Loyalty kicks off with a strange blend of dysfunctional family and legal drama—think Dynasty meets LA Law—but once Fina Ludlow, Boston private eye and black-sheep daughter of the powerful Ludlow clan of high-priced shysters, hits the mean streets, all is forgiven.
There are some unfortunate (and unneeded) early lapses into Janet Evanovich territory in an attempt to make Fina “quirky”—the Pop Tarts and junk food diet might pass, but does she really have to keep her thong on a kitchen sideboard? And is it really necessary for her to (already) be torn between two lovers, hunky masseuse (and sometime muscle) Milloy and equally hunky, exasperated police detective Cristian?
Meanwhile, the intrusive third-person narration too often undermines the action, as when we’re condescendingly informed that “there’s a world of morally ambiguous and outright criminal activity that is always pulsing and known to few...”
Still, when her sister-in-law Melanie disappears, Fina proves she’s got plenty of the right stuff, digging relentlessly into the case, cracking wise, and taking on all comers, even as her father (and boss) Carl, the control-freak patriarch of both the family and Ludlow & Associates, cautions his daughter not to do anything to attract unwarranted negative attention or besmirch the reputation of either.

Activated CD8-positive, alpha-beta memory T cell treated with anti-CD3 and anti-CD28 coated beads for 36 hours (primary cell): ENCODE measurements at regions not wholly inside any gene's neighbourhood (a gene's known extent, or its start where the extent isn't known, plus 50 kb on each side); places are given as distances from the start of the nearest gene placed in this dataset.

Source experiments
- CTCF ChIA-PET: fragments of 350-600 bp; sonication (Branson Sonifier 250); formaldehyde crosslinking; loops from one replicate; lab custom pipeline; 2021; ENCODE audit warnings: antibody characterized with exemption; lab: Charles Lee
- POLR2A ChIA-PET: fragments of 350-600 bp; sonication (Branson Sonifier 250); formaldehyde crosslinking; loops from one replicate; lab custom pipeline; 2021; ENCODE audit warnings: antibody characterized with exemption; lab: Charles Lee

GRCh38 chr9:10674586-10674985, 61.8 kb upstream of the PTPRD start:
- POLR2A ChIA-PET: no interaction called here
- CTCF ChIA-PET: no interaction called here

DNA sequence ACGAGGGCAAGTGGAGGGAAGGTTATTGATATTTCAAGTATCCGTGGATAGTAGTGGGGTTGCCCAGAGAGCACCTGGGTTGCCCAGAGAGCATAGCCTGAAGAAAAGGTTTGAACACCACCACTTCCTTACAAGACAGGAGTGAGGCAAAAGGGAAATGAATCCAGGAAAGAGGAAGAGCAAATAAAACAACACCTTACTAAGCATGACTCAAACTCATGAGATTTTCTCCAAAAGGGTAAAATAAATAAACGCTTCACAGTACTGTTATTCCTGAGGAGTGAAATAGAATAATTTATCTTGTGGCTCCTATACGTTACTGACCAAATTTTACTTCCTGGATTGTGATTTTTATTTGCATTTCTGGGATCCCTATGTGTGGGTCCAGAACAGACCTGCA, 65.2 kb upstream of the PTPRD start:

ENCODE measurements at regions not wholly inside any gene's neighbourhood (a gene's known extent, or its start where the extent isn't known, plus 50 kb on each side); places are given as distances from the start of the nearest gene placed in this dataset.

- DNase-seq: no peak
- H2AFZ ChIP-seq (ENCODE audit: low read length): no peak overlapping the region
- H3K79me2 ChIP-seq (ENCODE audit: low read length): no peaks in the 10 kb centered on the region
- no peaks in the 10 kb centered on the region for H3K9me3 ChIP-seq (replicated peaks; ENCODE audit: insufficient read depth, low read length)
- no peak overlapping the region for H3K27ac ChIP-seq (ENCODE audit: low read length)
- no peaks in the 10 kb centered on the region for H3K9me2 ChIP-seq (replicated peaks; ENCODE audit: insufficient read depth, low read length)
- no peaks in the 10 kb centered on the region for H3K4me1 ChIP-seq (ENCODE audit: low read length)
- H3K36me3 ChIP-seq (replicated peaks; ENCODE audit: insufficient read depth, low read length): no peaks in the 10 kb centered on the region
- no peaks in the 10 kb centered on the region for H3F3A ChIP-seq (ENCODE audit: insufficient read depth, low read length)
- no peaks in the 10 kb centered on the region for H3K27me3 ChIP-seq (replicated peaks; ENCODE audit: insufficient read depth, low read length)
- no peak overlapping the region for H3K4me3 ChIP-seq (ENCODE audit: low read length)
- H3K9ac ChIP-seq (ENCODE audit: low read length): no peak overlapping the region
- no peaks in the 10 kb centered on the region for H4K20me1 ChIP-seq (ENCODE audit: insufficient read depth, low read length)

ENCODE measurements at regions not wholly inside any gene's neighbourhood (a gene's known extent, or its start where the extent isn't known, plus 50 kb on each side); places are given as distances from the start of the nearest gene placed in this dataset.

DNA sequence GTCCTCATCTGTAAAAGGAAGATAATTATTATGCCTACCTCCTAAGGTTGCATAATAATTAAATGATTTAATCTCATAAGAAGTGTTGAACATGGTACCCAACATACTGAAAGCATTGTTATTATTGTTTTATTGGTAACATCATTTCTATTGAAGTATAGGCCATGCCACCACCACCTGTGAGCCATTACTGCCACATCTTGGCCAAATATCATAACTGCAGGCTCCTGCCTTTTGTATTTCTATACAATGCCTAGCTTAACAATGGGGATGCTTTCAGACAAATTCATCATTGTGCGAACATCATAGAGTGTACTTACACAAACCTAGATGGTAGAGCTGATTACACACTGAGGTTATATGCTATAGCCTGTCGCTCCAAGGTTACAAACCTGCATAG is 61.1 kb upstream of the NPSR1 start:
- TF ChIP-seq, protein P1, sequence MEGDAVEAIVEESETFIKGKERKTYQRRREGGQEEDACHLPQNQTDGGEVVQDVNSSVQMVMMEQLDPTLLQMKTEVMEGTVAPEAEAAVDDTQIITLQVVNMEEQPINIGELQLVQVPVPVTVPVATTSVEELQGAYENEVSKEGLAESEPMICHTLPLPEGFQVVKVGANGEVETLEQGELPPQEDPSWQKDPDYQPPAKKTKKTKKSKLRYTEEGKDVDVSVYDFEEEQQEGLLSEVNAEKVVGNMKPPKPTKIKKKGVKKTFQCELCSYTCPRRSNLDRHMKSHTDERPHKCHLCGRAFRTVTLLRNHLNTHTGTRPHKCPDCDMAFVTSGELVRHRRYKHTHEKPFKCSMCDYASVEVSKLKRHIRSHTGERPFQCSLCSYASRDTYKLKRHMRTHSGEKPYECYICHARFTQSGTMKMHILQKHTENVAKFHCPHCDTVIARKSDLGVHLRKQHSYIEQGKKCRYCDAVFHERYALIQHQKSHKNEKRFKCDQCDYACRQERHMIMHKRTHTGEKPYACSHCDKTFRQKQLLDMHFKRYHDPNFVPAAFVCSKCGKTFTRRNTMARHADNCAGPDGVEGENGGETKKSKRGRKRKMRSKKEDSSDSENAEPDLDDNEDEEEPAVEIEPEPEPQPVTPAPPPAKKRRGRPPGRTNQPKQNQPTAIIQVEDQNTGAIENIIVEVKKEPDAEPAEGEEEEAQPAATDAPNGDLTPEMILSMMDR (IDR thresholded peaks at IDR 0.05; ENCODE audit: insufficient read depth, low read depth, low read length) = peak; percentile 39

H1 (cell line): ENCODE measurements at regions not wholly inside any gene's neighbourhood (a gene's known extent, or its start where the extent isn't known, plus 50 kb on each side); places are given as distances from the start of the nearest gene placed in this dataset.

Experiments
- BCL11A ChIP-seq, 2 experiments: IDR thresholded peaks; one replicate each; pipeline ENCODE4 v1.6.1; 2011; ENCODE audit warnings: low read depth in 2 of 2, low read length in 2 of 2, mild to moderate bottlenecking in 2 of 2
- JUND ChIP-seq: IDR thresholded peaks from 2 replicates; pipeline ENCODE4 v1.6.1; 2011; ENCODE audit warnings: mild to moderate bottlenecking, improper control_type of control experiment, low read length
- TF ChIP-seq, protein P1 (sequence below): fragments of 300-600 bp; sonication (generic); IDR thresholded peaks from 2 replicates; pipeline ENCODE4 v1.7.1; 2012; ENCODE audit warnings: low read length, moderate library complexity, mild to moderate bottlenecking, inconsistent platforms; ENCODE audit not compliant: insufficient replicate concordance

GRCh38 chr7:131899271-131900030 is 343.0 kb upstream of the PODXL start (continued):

Ooops! Too late!
Especially when Melanie’s body is discovered and her brother Rand is arrested for murder.
Not since Spenser hung up his gumshoes has a private eye ruffled the feathers of Beantown propriety with such gusto, as the cocky Fina tears deep into closely guarded secrets—and not just those of the contentious Ludlow clan. There’s also a snooty madame, her son the disgraced doctor, and plenty of people in places both high and low with more than just reputations to protect. Plus a wild card teenage niece who may—or may not—be hooking on the side.
Overwritten at times and too eager by half, maybe, and the third-place narration needs to be slapped down, but Fina’s hands-on approach to detective work, her determination to stand on her own, and her easy-going banter with Milloy, a pleasant blend of wit and grit, bode well for this new series. And Ingrid Thoft’s willingness to probe some surprisingly dark familial shadows is to be applauded. Ditch the cop and let Fina speak for herself next time, and I’ll be there.
(Hmmm. Does that mean I’m in Camp Milloy?)